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This is the blog of Ian Rosales Casocot. Filipino writer. Sometime academic. Former backpacker. Twink bait. Hamster lover.


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Friday, July 01, 2016

entry arrow9:19 PM | Cracking the Zeitgeist Wide Open

I was just reading Isaac Butler and Dan Kois' "Angels in America: The Complete Oral History," a comprehensive compendium of voices to explain how Tony Kushner’s play became the defining work of American art of the past 25 years over at Slate. (Link here.)



Which made me wonder what it must be like to be the one who writes an Angels in America, a Hamilton, a Rent, a Spring Awakening. A play that's initially very difficult to comprehend as a stage spectacle ("What? A play about angels, Mormons, Roy Cohn, and AIDS?" "What? A musical about the first Secretary of the Treasury, in hiphop?" "What? A musical about bohemians in New York who can't pay rent, plus AIDS?" ... "What? A play about hormonal teenagers in Germany?" Okay fine, that last one is easy to comprehend) -- but then becomes a cultural tornado, a fantastic revealer of the zeitgeist. But Lin-Manuel Miranda and Tony Kushner and Jonathan Larson (and I'm sure also Duncan Sheik) perhaps never even imagined the future juggernauts their creations became: they were just small passion projects that were difficult to write, and were supremely difficult to finally stage. And then, against all odds, they became big.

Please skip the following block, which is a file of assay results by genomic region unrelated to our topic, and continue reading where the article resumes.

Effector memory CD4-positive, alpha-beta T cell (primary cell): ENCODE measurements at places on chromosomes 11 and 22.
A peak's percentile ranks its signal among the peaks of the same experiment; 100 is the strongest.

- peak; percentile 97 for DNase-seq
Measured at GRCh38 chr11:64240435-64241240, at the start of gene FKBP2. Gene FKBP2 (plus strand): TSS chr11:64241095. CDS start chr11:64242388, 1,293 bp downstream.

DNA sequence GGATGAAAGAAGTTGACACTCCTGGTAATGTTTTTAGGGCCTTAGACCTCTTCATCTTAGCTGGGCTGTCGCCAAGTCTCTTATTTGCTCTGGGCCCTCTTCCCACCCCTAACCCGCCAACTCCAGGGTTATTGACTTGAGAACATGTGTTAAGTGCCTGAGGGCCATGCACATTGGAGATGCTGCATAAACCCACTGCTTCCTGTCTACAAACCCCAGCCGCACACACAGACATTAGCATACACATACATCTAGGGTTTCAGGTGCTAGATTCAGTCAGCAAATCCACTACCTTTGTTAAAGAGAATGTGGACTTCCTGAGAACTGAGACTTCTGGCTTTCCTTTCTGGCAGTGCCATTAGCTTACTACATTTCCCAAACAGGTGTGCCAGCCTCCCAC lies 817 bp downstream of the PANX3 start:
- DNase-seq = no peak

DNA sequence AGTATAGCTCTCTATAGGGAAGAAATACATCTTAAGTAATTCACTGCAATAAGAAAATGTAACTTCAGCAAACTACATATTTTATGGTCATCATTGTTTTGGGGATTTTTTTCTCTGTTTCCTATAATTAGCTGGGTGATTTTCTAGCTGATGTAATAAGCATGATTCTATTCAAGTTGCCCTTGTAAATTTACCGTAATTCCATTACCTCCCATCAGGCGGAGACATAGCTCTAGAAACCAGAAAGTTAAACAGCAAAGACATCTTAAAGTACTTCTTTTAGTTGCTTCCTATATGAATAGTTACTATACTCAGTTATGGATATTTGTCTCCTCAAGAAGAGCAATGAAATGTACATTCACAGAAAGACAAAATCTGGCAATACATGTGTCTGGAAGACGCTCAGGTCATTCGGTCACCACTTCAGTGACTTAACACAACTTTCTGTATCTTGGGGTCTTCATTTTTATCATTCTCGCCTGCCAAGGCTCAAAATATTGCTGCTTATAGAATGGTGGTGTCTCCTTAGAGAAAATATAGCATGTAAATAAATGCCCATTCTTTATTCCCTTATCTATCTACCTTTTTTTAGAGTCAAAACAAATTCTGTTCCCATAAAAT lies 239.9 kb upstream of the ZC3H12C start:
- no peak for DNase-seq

One thing I love about the city I live in is its theatre scene, which is now producing a significant number of originals. But what I don't quite like about the same scene is how everything is rushed. An idea for a play gets hatched. The writing happens. But then there's no real rewriting afterwards, no earnest dramaturging, no workshops, no tryouts... And so, often the finished product comes out tepid or sayang. And then I read the behind-the-scenes revelations, like the Slate article, and you come across testimonials of months and years being spent on the shaping of a material, the emotional compromises, the lightning quick changes, etc., and they make you think: This is how it should be done, in a herculean process that demands your very soul. And I think that's why these plays crack the zeitgeist wide open, because they're developed slowly, and have time for the very times itself to seep in and marinate. And when they finally open, they make cultural revolutions -- and people line up just to see the latest miracle that manages to get to the quick of how we live now.

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